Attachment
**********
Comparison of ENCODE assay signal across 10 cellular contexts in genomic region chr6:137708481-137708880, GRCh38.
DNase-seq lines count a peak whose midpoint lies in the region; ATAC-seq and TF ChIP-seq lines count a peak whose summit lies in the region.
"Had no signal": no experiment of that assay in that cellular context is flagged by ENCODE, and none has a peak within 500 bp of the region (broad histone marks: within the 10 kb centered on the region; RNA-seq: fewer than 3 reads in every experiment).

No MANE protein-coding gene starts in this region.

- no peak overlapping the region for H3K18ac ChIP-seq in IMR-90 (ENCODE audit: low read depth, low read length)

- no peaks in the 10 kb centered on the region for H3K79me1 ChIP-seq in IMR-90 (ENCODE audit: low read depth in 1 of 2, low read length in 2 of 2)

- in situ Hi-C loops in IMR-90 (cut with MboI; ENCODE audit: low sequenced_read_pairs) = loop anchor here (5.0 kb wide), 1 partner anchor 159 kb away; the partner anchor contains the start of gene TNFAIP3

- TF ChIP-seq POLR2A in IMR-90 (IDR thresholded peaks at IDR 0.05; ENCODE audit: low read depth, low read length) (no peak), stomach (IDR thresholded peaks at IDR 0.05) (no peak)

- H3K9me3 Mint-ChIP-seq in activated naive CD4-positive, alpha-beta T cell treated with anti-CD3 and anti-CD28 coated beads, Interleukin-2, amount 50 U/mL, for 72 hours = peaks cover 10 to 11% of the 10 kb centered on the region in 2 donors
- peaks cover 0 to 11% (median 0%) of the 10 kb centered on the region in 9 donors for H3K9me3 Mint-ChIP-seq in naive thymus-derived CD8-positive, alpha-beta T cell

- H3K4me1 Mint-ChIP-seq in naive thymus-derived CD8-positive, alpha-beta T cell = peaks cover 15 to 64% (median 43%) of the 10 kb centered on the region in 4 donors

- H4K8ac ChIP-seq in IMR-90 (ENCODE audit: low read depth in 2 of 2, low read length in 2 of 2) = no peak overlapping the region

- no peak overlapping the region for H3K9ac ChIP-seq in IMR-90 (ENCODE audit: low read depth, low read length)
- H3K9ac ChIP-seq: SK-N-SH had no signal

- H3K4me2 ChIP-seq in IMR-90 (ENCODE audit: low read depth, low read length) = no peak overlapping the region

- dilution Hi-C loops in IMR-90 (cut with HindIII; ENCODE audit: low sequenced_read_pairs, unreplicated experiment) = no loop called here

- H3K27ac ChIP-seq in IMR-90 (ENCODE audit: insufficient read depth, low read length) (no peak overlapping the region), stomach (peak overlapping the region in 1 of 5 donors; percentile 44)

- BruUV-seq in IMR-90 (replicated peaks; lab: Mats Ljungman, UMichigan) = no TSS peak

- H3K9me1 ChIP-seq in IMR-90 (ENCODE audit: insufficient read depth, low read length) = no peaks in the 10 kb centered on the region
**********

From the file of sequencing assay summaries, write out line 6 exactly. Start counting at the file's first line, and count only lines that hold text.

- no peaks in the 10 kb centered on the region for H3K79me1 ChIP-seq in IMR-90 (ENCODE audit: low read depth in 1 of 2, low read length in 2 of 2)